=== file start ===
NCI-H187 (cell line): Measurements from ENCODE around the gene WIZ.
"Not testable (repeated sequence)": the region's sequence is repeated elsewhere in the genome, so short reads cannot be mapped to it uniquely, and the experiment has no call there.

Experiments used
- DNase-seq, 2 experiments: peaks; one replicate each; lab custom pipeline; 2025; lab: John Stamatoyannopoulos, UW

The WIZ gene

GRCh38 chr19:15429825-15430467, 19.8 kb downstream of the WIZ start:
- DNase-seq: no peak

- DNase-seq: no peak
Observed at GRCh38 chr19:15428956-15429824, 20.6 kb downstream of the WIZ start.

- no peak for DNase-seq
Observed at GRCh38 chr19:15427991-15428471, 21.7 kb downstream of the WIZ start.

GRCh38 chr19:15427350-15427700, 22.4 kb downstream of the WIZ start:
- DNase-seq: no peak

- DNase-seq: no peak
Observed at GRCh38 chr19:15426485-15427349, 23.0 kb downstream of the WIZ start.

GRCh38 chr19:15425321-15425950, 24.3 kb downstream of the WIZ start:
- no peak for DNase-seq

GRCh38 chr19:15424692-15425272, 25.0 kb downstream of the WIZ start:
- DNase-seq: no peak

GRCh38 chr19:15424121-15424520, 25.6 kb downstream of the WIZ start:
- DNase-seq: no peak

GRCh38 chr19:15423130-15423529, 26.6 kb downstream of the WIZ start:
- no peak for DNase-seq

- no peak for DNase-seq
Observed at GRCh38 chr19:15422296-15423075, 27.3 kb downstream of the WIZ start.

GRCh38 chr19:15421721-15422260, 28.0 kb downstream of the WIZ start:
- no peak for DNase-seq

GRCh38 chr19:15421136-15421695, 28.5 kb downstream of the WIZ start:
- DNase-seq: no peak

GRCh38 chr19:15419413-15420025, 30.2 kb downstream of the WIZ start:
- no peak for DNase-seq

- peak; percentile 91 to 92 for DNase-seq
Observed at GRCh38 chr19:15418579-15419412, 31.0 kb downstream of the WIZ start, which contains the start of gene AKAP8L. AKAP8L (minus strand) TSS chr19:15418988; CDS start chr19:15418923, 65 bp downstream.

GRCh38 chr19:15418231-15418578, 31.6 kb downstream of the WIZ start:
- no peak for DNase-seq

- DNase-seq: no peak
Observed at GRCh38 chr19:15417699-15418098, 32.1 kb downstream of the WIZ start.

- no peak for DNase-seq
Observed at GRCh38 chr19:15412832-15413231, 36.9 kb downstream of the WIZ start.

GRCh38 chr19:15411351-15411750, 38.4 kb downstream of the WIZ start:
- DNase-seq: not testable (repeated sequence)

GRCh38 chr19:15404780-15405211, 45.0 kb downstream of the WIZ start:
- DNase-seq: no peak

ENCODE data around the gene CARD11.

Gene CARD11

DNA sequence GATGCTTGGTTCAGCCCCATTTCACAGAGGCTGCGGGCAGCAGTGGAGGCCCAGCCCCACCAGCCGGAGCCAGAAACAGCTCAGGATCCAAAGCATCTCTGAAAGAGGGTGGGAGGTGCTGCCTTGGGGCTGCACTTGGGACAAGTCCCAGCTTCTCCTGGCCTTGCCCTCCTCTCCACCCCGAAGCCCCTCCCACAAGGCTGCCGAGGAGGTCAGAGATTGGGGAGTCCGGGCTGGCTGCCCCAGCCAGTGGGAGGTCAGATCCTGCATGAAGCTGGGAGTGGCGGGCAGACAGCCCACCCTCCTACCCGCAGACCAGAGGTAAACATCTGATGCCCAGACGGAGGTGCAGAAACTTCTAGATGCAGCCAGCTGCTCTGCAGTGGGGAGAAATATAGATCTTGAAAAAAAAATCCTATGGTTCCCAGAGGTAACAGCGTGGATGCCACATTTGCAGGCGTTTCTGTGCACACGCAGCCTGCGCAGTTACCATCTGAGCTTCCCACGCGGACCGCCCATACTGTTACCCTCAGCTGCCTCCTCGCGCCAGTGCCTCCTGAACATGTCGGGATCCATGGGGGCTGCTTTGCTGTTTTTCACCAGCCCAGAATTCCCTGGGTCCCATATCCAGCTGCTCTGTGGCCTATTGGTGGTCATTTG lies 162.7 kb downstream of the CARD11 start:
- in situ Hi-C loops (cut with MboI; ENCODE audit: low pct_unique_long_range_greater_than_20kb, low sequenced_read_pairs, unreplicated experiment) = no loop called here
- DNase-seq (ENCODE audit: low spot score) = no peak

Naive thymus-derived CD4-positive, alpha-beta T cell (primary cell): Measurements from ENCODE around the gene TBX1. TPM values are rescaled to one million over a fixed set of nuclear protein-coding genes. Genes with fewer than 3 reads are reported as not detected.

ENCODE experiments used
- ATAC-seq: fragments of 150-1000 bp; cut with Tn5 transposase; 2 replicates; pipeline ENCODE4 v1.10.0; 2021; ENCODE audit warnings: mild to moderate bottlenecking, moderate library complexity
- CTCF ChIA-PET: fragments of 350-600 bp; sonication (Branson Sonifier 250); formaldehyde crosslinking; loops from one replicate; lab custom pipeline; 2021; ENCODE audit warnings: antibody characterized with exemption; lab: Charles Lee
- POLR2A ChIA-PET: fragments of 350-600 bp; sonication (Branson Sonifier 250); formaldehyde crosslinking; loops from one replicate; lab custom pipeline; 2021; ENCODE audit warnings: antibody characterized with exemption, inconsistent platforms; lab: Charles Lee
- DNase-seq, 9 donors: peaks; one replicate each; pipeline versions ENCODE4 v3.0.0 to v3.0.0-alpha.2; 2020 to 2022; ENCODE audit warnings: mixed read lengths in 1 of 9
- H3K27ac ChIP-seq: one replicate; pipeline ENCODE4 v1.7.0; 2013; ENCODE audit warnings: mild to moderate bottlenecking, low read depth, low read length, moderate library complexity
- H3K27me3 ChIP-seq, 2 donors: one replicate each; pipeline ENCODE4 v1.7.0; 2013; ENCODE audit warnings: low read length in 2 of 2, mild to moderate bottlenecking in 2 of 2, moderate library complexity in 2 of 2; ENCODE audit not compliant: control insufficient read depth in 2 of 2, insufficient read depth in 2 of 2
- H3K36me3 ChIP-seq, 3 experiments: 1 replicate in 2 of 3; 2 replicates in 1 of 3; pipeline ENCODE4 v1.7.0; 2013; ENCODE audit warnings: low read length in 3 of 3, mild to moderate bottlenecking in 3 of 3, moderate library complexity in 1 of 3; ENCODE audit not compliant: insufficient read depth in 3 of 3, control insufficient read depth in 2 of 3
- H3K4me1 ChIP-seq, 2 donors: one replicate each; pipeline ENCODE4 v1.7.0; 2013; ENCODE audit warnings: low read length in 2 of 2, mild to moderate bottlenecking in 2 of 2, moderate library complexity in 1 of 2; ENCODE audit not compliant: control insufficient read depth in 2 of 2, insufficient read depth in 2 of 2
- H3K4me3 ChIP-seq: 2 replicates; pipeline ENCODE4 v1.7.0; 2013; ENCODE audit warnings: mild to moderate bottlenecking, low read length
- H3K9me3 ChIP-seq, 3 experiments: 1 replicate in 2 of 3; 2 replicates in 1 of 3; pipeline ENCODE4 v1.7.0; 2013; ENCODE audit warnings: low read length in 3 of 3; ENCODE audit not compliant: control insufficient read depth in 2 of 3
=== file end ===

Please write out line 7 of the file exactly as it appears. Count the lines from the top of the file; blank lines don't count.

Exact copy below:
- DNase-seq: no peak